Starting up a business is never an easy thing, and it requires much effort, skill and funding to propel it forward. A business without a proper execution plan may end up in a similar fate as most businesses do: bankruptcy and even winding up of the business. Identifying the early signs of insolvency may enable you to seek help from a professional earlier, which could help you to turn around your business.
What is insolvency?
Insolvency is the stage where a business is unable to meet its creditors’ requirements of repayment. This could be due to a few factors: that the business has a low cash-flow from its high operating expenses, poor management of cash, bad investment decisions, etc. If your liabilities exceed your assets, you could be at risk too. Being in a stage of insolvency does not mean bankruptcy. There is still hope, as being insolvent means that you are unable to pay off your debts, and there is still room for negotiation on the means of repayments.
Warning signs of a possible insolvency
An increase in the price of goods and services translates into higher expenses for the business. They can either pass it on to the consumers, or absorb these costs. By passing it on to the consumers, some of them may turn to cheaper alternatives. By absorbing these costs, the expenses are higher on the balance sheet. Other essential expenses like advertising, overheads or employees’ salary may add up and eat into a business’ profits if it is not managed properly. Often, a planned budget may be understated, leading to overspending in funds.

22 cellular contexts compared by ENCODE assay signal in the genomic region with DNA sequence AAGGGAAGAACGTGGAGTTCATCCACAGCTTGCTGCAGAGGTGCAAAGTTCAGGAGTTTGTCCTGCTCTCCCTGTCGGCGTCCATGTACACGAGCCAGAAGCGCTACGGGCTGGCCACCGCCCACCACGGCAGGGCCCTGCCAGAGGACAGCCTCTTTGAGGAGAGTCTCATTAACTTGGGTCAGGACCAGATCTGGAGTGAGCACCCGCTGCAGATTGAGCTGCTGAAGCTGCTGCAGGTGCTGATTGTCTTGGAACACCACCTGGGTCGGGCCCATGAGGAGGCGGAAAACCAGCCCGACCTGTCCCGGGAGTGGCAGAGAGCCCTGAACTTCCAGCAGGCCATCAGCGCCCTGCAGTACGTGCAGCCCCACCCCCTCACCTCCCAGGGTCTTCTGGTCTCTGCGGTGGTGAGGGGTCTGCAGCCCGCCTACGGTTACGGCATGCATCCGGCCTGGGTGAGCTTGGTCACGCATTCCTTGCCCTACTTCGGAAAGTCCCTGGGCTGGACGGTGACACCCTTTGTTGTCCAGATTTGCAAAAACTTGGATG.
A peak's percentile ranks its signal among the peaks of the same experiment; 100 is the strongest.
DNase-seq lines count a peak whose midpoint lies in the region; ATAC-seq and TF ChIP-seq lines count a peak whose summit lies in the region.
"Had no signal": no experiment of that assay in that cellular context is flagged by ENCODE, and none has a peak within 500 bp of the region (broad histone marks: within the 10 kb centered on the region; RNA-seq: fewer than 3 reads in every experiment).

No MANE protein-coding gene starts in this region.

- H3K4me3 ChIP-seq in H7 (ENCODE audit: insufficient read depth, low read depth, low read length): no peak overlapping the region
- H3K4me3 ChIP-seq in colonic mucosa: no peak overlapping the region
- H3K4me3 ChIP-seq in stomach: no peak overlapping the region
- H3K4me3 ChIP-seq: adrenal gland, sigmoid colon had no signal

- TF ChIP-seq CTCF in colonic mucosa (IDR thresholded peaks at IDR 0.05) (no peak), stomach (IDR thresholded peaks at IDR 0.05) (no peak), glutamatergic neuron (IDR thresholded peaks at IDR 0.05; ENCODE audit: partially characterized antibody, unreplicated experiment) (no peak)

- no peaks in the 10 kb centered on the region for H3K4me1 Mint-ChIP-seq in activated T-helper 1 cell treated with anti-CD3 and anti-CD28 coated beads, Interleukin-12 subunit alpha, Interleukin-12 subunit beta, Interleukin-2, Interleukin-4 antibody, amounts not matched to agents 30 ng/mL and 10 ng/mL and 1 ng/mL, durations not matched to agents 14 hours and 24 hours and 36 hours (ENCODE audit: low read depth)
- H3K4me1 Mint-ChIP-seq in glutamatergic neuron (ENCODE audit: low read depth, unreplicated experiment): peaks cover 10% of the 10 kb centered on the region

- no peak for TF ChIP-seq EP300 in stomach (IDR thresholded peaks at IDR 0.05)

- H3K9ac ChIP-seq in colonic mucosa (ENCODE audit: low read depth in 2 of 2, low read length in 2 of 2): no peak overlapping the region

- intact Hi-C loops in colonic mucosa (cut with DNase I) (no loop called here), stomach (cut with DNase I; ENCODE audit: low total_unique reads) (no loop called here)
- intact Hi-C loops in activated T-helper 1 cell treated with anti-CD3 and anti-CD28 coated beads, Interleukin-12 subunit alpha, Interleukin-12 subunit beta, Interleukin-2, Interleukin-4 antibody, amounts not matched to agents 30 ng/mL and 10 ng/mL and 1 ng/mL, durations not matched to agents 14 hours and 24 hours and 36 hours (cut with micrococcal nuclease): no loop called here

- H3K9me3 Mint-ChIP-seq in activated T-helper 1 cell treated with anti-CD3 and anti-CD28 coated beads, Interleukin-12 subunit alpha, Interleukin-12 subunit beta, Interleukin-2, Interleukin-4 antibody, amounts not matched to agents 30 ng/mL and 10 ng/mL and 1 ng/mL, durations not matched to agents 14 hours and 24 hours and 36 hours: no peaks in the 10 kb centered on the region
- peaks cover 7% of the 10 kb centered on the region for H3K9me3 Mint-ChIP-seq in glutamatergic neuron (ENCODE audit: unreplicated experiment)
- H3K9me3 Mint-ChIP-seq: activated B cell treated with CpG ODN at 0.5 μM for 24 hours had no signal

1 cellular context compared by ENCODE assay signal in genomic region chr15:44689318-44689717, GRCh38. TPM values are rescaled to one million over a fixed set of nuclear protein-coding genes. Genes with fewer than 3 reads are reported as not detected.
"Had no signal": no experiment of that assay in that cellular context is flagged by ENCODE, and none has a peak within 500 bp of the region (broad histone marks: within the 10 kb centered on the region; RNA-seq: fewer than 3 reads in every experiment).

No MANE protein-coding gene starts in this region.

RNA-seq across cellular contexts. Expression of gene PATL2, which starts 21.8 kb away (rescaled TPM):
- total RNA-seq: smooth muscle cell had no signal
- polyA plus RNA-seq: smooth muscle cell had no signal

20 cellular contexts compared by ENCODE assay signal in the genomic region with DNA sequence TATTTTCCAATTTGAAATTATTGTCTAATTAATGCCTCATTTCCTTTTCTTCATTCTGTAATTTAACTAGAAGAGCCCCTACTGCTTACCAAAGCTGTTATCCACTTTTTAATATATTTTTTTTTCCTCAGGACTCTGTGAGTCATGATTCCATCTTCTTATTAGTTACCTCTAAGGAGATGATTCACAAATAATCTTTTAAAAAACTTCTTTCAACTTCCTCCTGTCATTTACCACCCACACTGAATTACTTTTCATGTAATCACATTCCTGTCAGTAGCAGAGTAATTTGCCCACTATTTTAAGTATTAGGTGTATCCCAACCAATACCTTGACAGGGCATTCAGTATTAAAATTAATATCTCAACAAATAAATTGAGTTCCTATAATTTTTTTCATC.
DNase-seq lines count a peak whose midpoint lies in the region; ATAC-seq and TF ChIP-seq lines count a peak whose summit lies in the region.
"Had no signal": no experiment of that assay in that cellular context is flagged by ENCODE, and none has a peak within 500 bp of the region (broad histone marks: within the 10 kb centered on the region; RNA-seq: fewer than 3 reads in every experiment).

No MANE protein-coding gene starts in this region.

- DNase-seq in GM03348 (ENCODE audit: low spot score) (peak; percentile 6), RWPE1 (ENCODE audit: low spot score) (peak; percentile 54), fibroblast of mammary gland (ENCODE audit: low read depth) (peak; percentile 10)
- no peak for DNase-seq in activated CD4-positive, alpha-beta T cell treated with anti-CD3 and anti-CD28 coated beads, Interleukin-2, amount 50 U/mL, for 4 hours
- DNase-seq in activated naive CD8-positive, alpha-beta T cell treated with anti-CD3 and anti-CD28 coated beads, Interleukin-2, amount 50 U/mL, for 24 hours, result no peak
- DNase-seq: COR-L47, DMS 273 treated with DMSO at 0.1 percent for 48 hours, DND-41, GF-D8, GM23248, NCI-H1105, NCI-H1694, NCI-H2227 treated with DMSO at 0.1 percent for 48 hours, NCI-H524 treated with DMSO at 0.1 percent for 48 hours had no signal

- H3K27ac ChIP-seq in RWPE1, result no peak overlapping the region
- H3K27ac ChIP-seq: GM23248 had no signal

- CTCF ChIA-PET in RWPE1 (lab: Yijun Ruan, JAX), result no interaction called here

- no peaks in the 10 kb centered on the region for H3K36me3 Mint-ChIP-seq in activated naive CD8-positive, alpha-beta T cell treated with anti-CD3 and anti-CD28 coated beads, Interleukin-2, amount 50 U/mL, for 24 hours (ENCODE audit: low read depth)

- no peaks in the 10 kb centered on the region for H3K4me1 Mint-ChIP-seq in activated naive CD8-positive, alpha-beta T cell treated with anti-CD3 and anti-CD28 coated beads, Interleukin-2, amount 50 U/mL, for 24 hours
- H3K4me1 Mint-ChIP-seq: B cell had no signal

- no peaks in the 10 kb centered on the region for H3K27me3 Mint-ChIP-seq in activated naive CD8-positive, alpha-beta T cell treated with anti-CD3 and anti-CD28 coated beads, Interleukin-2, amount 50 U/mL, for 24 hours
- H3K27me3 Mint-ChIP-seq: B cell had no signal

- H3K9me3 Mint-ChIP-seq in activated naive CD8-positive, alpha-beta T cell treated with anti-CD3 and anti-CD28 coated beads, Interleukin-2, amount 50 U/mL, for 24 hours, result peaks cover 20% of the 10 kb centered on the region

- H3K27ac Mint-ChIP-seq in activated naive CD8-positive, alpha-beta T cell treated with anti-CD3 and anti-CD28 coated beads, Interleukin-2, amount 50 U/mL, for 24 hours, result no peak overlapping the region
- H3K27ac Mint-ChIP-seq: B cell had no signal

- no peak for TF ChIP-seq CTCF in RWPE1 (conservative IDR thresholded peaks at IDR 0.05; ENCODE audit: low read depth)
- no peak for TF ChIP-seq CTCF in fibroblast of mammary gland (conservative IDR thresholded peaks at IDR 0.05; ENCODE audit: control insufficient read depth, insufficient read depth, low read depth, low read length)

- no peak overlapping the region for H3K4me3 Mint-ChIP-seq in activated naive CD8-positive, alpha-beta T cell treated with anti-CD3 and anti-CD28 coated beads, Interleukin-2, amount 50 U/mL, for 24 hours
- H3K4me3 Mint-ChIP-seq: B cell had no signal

Seeking help from the professionals
These are some of the early signs that could lead to insolvency and they could be detected early. Companies like Chamberlain & Co are business recovery professionals who are able to offer you the guidance and advice to prevent insolvency from happening, or even mitigate the effects of it. Having been in the industry for a long time, business recovery professionals normally have a better understanding of regulations, credit assessment, and they may even be able to help you negotiate a better repayment term with creditors, liquidate any unessential assets, offer restructuring options, etc.
Apart from providing you the guidance and advice on insolvency issues, a business recovery professional should be able to offer you advice on other services such as: liquidation, company dissolution, company voluntary arrangement (CVA), business restructuring, administrative receivership, and even bankruptcy as a last resort. Knowing about these terms will ensure that you are aware of all options before planning your next move.
Business owners may not realise the importance of speaking to a business recovery professional, should they fall into financial hardship. In this manner, the company could have been saved through another way, instead of winding it up. Having an external party to go through your accounts and business practices will also ensure that you are getting a second opinion on the way things are run in the company, be it good or bad.